Flooring covers every room in your house, and with most lasting 10 to 30 years or more, it’s key to decide what type is best for your space before investing.
“You really have to think about your lifestyle, and the sort of maintenance and wear you subject your floor to,” says Troy Campbell, a sales manager with Tops to Floors in Summerside, P.E.I.
“I would definitely recommend a hardwood floor,” says Gary Sabean, owner of Crown Flooring in Halifax. “If you’re walking into a living room, nothing looks better than a hardwood floor.”
“Hardwood increases the value of your home,” says Jeff Colwell, a sales-estimates expert at Hamilton Carpets & Ceramics in Saint John, N.B. “People want to see hardwood in a living room. They don’t want to see carpet. When [someone is] buying a house and carpet’s down, first thing they say is ‘The carpet’s got to go.” However, carpet still has its fans, at least in certain contexts.
“I find carpet’s coming back in bedrooms,” says Colwell. “People want something soft on their feet when they get out of bed.
There’s also the misconception that, ‘I can’t have carpet because my kids are allergic.’ That’s false. Carpet holds the dust until you vacuum. You get less dust in the air with carpet than you do with hardwood or laminate. Every time you walk on hardwood or laminate, you’re stirring it up in the air.”
“A properly-maintained carpet is not bad for you,” adds Campbell, who says carpets are also good for furnished basements, since modern carpet is designed to breathe, which allows moisture trapped in concrete subfloors to evaporate. “An annual cleaning and a weekly vacuuming keep your carpet up to snuff.”
“There are so many different products now that have different applications based on individual preference,” says Mark Howe, general manager of Tommy’s Flooring in Fredericton.
“In the past, ceramic was always [the standard], because it increases retail value,” says Colwell.
But it’s not for everyone.
“Some people do not like ceramic tile because it’s cold,” he says. “They don’t like it because it’s hard, hard on the knees, hard on the legs, hard on the feet, and sometimes the back.” Another alternative is making a comeback.
“All kinds of companies are coming out with what they call LVT: luxury vinyl tile,” says Colwell. “Not as cold, not as hard, more forgiving. You can drop a dish and it might not break, unlike tile.”
Some LVT also has the advantage of being waterproof, a boon for families with children.
“A lot of clients are wanting custom tiled showers, and they’ll coordinate the floor with the wall, just to give you that upscale look,” says Campbell. “Your bathroom’s going to be your most expensive room-per-square-foot in the house. People will tend to invest a little more.”
For a half bath, going a little cheaper with sheet vinyl might be the most prudent choice.
“You can go with less quality in a bathroom, because it’s socks and bare feet,” says Colwell, who says tile in a family bathroom frequented by busy kids is a bad idea. “You don’t have the discoloured grout lines from your kids missing the flush.”
“You can cut corners in a less-used area, for sure,” says Bob Clarke, residential flooring expert with Baker Flooring in St. John’s, N.L. “The laundry room, even, is another example.”
Once again, hardwood flooring comes out the clear winner for our panel. There are several options here, especially for those whose moist climate might be challenging on wood. “We’re within a few miles of the water at most points,” says Campbell. “That’s why we’re firm believers in engineered wood. Being an engineered product, it still gives you the look of real wood, but it doesn’t give you the real wood problems, as far as expanding and contracting.”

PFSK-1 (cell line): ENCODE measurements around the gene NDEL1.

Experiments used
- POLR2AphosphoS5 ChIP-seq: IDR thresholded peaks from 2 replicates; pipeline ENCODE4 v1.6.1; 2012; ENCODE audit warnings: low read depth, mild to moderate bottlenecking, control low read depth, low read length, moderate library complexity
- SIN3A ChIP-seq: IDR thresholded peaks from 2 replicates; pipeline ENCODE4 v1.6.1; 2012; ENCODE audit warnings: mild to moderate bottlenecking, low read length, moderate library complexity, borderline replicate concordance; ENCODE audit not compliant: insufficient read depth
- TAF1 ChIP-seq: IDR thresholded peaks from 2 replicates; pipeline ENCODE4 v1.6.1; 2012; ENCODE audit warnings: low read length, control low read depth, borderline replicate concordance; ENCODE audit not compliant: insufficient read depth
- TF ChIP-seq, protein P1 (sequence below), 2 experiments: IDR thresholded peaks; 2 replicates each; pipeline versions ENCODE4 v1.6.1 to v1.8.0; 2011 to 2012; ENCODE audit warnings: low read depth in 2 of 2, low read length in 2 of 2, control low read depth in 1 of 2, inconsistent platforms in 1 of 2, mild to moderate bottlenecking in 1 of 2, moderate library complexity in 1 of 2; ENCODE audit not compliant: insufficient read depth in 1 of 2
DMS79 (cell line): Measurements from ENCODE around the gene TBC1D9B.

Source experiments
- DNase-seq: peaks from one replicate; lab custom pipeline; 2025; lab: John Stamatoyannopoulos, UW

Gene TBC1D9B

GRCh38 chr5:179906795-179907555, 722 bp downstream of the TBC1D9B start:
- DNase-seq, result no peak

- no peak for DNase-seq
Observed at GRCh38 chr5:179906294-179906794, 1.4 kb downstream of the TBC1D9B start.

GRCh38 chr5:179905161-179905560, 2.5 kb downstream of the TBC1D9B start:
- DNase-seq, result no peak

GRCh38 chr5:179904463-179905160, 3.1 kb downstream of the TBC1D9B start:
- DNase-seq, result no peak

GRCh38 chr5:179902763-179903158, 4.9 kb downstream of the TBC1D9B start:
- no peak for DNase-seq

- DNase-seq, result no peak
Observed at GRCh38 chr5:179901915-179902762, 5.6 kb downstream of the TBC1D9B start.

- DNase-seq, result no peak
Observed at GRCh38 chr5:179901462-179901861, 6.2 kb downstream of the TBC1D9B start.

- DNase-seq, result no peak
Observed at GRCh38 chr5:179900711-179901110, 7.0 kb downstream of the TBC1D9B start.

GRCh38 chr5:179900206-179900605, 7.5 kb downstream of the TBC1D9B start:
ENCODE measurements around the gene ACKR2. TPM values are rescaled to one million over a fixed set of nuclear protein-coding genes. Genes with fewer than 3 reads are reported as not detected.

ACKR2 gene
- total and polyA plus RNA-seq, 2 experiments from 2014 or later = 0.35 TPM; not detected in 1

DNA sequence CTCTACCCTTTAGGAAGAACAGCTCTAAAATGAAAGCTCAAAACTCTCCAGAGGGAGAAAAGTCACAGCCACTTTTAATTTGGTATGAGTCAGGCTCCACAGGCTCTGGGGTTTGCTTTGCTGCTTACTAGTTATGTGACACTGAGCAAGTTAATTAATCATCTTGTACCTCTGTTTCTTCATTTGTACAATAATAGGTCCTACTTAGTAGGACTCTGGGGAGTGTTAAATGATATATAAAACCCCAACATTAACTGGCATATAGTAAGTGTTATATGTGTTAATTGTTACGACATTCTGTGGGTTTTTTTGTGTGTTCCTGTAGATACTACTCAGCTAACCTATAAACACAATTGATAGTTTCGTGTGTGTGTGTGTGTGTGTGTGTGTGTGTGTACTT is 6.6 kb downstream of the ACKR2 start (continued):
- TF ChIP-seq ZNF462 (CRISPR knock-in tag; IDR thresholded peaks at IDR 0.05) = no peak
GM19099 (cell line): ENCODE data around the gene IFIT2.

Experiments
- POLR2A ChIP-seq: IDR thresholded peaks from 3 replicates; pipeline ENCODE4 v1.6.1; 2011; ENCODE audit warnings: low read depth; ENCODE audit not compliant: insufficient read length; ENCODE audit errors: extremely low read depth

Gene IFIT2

Engineered wood is versatile, too. “The structure of engineered hardwood allows you to put that pretty much in any room of your house,” says Clarke.
Real hardwood isn’t ideal for young kids still learning to walk, who have mastered the art of mess-making.
“With children, they’re going with laminate in the bedroom; easy to clean and quite durable,” says Howe.
There are many variables to consider when choosing the perfect floor. The key is taking the time to understand your needs and what will work for you. Most flooring stores will let you take home samples to understand how a floor will look in your space, and many floor specialists offer free in-home consultations.
“The last thing that they want is somebody buying a product not suited to the customer’s lifestyle,” says Colwell.
HOW LONG SHOULD YOUR NEW FLOOR LAST?
Carpet: 10 to 15 years: Longevity depends on the quality, where you put it, and if it’s properly maintained. “An annual cleaning and a weekly vacuuming keeps your carpet up to snuff.”—Troy Campbell
Luxury vinyl tile or plank: 15 years: Many brands have a 15-year residential warranty, and some a lifetime warranty. “It’s extremely durable, almost indestructible, and it’s cheaper than the majority of hardwoods.”—Mark Howe
Vinyl: 15 to 20 years: If properly maintained, even on the cheaper end, you can get a couple of decades out of vinyl. Though it’s best to consider high-quality brands, especially in the kitchen. “Some vinyl, it’ll last until you’re tired of looking at it.”—Jeff Colwell
Engineered wood: 25 years: It comes with a structural warranty that real hardwood doesn’t because it’s a manufactured product. This option also hides scratches better than real wood. “If you’re gluing it in the seams, you’re making it waterproof.”—Gary Sabean
Ceramic Tile: 30 to 35 years: New types of tile on the market are stain-resistant and use allergy-free epoxy grout. “It’s almost indestructible. The new type of grout out has so much more polymer modifications.”—Mark Howe
Hardwood: The life of your home: Can be sanded and refinished several times before needing replacement. “If a home’s been there 100 years, the hardwood floor should be there 100 years.”—Gary Sabean